Value in Art uses a prolific array of sources, both primary and secondary, in its attempt to reconstruct Manet’s politics, racial and otherwise. Sayre enlists a wide range of historically contemporaneous texts—from early French translations of Harriet Beecher Stowe’s Uncle Tom’s Cabin to anti-imperialist critiques of Napoleon III’s presence in Mexico—to evoke the networks of knowledge and influence that may have led Manet to feel or think one way or another about contemporary events. He also reflects on the veritable canon of art historical literature on Manet’s Olympia, making use of recent texts like Darcy Grimaldo Grigsby’s important article “Still Thinking About Olympia’s Maid” (2016), as well as older studies by T.J. Clark and Griselda Pollock.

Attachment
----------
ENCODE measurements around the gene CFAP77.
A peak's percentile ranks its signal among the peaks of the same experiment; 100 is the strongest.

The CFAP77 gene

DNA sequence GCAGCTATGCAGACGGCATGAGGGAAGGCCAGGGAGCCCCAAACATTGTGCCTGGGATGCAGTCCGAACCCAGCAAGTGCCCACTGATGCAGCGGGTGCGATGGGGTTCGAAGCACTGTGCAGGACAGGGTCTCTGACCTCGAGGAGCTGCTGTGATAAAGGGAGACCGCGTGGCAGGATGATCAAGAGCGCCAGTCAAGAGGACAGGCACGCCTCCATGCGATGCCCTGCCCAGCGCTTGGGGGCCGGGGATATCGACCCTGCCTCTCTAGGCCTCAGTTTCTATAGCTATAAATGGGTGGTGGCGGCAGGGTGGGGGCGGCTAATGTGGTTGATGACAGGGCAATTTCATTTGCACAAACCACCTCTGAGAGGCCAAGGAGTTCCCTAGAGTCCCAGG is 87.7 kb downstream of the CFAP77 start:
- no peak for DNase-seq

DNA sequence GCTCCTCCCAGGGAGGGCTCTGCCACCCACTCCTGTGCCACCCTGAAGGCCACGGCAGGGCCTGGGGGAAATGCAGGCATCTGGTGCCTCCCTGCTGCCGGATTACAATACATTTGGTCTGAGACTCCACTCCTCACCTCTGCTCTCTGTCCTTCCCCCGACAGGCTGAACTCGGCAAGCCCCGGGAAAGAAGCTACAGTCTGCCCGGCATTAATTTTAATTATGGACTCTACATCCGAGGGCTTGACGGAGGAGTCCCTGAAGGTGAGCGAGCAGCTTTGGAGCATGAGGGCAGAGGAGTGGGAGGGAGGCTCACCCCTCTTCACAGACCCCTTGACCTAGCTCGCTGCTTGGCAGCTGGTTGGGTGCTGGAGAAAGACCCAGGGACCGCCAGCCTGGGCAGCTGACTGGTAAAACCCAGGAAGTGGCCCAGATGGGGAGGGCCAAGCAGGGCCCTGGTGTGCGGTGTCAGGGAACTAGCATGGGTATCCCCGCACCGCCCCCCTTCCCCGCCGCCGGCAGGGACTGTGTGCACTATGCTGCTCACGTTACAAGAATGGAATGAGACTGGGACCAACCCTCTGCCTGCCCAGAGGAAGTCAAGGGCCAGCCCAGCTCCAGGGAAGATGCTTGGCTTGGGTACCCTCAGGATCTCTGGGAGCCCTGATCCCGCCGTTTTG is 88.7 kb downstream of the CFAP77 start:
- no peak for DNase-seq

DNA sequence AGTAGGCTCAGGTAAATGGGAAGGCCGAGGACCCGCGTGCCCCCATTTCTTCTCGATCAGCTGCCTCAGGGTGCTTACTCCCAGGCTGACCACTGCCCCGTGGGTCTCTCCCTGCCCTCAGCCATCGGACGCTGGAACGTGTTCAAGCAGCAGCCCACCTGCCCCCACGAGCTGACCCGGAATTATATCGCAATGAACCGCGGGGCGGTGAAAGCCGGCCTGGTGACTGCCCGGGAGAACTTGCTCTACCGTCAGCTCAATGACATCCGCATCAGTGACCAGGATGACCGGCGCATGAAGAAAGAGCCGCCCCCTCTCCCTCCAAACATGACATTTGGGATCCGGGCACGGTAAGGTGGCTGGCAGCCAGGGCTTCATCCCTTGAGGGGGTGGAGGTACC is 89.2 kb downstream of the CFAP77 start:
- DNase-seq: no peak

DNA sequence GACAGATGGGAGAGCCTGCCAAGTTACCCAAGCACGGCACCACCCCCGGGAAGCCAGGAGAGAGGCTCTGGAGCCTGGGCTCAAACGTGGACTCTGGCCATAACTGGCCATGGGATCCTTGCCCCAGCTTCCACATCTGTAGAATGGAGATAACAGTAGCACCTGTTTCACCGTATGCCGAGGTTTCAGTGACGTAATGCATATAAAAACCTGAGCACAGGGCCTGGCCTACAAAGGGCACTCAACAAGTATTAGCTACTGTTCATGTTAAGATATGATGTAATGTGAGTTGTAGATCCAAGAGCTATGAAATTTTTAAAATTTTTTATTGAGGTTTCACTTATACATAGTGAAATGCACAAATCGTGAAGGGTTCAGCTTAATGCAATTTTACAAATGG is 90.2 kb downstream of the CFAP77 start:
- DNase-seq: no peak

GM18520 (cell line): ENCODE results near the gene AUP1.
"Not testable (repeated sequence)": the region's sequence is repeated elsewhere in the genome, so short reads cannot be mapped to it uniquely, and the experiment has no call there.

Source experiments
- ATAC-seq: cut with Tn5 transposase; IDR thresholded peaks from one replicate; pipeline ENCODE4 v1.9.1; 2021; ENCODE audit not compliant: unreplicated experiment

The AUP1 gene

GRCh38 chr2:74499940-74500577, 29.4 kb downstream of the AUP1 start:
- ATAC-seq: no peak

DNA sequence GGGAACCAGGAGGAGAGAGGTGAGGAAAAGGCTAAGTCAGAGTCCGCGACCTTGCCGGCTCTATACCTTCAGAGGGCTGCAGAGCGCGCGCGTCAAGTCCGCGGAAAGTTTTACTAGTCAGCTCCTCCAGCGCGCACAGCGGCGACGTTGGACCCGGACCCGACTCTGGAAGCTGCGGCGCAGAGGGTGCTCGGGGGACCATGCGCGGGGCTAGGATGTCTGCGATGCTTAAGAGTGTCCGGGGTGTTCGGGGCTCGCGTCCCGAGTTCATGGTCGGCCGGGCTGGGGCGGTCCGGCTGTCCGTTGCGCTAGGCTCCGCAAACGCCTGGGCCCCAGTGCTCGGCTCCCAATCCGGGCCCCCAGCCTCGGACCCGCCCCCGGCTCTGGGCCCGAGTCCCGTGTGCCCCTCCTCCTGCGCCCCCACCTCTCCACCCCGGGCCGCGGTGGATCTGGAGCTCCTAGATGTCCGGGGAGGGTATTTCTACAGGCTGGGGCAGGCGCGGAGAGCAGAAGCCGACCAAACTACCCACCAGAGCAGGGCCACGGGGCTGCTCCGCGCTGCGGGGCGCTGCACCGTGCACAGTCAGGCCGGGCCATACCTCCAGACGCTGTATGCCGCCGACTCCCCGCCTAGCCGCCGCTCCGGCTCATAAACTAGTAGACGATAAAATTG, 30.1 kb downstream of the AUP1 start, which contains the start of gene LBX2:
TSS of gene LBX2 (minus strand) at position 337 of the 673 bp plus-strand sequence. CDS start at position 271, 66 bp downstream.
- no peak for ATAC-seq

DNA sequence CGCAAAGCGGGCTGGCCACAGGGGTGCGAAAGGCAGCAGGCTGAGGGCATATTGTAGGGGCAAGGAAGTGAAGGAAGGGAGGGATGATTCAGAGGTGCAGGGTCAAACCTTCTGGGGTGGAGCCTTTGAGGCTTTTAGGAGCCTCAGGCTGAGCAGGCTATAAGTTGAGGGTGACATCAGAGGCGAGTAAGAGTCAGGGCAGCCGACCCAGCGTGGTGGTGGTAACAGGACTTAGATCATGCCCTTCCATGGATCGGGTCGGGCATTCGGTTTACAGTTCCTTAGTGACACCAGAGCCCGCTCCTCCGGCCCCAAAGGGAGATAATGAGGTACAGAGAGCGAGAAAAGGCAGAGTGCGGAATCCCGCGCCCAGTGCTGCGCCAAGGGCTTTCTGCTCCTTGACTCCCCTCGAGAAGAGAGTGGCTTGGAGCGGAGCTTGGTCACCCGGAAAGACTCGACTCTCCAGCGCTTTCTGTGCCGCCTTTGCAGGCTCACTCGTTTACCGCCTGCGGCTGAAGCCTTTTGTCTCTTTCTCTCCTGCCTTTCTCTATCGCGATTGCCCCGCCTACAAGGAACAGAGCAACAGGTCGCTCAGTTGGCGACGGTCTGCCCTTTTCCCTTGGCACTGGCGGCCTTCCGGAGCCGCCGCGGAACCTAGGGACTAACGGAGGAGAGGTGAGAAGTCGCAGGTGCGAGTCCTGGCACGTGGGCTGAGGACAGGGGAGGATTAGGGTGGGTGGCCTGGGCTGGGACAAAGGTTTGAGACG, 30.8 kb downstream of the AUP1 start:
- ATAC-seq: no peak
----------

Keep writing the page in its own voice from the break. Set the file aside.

Conspicuously overshadowed, however, are the many Black feminist critiques of the painting, such as artist Lorraine O’Grady’s essay “Olympia’s Maid: Reclaiming Black Female Subjectivity” from 1994 and scholar Jennifer DeVere Brody’s “Black Cat Fever: Manifestations of Manet’s Olympia” from 2001 (the latter of which is cited in passing in the book’s endnotes). Sayre also only lightly skims over Denise Murrell’s landmark exhibition “Posing Modernity: The Black Model from Manet and Matisse to Today” at Columbia University’s Wallach Art Gallery in 2018 and its expanded Francophone counterpart, “Le Modèle Noir de Géricault à Matisse,” which opened at the Musée d’Orsay in Paris the next year, and then traveled to the Mémorial ACTe in Pointe-à-Pitre, Guadeloupe. Murrell is mentioned by name just once in the body of the text and is otherwise relegated to a few footnotes, even though her research provides groundbreaking historical and cultural context to the multicultural realities of artistic production in nineteenth-century Paris, a milieu in which models like Laure—the Black figure in Olympia—figured as important agents. It is unacceptable to write a book about Manet and race, with his representation of “Olympia’s maid” as the core case study, while simultaneously overlooking scholarship by Black women who were among the first to pay serious attention to her subjectivity.